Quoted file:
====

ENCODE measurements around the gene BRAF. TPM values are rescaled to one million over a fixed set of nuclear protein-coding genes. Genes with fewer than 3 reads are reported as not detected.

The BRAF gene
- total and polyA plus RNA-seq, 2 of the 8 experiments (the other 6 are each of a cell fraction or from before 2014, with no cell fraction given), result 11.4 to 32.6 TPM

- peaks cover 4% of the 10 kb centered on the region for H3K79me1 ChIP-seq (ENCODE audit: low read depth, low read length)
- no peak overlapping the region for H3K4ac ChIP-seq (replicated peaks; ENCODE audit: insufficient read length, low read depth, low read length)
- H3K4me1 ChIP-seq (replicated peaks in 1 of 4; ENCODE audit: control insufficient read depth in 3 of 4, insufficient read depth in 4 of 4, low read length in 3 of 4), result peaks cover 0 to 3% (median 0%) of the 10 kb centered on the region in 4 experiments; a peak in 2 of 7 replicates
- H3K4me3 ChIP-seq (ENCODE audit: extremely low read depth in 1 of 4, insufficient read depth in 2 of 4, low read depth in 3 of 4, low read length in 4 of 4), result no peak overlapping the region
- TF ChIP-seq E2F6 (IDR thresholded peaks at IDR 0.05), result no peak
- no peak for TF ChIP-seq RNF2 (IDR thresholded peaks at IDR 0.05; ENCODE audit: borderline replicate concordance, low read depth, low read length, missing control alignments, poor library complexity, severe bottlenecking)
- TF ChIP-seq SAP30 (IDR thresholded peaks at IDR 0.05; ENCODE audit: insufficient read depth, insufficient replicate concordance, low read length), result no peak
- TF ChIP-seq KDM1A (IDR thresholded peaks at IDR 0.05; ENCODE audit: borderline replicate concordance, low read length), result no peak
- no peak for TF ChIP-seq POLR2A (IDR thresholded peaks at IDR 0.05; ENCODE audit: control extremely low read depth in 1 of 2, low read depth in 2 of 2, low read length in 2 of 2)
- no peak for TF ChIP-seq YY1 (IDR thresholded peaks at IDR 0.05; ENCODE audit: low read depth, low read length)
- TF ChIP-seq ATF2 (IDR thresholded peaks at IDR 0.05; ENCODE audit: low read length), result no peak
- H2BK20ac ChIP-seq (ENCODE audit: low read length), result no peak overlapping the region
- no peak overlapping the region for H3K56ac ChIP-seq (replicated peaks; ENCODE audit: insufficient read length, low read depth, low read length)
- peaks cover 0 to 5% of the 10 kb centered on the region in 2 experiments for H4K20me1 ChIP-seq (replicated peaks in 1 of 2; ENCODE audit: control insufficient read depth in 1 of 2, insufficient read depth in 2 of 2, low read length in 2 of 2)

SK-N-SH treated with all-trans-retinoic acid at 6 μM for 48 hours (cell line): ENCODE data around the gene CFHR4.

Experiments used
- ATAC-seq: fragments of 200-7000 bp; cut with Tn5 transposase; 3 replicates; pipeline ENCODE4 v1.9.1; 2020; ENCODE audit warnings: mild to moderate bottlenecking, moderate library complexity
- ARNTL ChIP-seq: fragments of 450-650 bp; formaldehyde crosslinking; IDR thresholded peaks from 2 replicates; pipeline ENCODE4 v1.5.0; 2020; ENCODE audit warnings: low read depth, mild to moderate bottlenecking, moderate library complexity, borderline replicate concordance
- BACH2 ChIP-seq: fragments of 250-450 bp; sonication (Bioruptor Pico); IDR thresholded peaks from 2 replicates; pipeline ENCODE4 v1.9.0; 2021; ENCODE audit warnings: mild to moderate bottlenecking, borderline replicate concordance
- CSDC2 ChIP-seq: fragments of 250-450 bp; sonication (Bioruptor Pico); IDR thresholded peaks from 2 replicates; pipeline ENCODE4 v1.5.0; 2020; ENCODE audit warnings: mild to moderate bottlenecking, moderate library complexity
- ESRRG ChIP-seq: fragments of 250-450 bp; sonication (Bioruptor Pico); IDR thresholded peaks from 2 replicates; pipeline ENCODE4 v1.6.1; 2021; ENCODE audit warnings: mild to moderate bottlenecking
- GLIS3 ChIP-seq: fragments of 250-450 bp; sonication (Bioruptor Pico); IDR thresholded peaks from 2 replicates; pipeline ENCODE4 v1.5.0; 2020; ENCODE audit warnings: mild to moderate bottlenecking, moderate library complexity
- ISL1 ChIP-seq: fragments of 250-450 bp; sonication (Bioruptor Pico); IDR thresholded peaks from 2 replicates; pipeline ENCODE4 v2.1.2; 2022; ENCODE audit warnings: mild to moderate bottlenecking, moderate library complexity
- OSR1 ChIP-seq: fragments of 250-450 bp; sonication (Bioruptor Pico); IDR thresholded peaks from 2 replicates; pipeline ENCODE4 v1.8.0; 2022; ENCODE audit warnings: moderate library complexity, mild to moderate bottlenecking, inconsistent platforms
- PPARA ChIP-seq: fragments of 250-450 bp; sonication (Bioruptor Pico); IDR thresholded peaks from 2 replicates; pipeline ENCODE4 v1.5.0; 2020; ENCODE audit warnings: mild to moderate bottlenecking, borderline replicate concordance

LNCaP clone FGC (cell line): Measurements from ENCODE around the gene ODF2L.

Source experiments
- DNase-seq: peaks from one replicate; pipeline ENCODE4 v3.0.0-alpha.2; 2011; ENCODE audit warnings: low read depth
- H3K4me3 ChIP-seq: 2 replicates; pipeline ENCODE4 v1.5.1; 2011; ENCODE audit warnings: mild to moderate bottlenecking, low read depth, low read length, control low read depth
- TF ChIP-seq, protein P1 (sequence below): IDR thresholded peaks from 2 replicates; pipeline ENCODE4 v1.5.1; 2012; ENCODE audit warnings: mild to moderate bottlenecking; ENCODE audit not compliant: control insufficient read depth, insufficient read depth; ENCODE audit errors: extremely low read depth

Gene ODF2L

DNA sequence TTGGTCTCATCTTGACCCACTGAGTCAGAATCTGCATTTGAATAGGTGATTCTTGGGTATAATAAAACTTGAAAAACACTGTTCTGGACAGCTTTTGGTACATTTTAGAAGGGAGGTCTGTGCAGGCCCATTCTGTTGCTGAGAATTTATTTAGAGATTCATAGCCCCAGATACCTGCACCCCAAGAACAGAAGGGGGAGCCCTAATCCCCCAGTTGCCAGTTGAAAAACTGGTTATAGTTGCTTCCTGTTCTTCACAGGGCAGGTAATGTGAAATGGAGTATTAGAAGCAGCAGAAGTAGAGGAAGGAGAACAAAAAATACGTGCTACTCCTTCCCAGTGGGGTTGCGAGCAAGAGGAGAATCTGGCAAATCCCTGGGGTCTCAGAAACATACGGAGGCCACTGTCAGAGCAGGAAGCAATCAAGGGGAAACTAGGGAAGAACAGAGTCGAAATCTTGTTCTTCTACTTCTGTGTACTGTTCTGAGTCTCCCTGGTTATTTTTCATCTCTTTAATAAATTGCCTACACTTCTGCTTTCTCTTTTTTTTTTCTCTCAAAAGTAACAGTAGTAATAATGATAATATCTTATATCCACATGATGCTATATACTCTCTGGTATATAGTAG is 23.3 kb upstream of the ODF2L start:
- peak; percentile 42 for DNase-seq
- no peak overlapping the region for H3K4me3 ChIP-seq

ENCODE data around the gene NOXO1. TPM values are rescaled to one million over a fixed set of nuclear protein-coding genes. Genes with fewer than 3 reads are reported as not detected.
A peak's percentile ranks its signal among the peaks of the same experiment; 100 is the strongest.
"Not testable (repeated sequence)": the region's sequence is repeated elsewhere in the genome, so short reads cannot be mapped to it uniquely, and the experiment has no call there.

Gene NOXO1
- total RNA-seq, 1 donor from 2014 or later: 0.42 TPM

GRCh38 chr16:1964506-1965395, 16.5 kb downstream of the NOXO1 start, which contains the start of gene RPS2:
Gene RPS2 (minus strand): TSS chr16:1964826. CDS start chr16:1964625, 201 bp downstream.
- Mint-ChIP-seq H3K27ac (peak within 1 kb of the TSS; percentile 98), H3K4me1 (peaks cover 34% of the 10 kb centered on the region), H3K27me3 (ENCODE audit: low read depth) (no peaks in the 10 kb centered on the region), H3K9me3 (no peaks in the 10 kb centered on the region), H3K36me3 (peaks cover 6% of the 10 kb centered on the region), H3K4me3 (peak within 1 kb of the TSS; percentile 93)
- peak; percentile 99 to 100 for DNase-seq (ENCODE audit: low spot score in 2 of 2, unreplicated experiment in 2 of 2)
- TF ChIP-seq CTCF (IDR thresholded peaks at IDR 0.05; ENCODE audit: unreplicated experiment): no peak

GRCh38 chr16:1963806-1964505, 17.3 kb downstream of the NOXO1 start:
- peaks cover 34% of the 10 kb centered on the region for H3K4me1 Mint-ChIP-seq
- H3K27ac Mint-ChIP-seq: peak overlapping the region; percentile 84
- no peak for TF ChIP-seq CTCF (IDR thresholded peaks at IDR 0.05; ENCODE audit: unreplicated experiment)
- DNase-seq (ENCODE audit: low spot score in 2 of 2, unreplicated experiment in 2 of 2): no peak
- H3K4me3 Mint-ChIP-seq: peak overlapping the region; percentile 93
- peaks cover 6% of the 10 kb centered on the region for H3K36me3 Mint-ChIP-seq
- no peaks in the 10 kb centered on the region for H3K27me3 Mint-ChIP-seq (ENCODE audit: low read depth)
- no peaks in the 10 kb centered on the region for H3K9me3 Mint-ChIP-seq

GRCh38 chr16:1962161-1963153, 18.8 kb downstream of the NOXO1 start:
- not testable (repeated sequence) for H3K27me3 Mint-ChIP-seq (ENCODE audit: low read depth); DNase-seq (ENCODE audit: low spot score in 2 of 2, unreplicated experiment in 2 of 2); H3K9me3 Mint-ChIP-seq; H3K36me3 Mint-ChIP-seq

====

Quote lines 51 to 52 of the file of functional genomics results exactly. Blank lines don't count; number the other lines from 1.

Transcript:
- no peak for TF ChIP-seq CTCF (IDR thresholded peaks at IDR 0.05; ENCODE audit: unreplicated experiment)
- DNase-seq (ENCODE audit: low spot score in 2 of 2, unreplicated experiment in 2 of 2): no peak